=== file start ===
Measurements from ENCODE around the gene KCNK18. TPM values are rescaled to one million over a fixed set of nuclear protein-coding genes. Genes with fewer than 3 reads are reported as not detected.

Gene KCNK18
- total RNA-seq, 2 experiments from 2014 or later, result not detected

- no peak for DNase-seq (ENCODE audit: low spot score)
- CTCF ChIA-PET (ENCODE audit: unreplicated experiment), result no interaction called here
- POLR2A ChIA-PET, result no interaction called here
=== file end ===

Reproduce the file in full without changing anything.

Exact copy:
Measurements from ENCODE around the gene KCNK18. TPM values are rescaled to one million over a fixed set of nuclear protein-coding genes. Genes with fewer than 3 reads are reported as not detected.

Gene KCNK18
- total RNA-seq, 2 experiments from 2014 or later, result not detected

- no peak for DNase-seq (ENCODE audit: low spot score)
- CTCF ChIA-PET (ENCODE audit: unreplicated experiment), result no interaction called here
- POLR2A ChIA-PET, result no interaction called here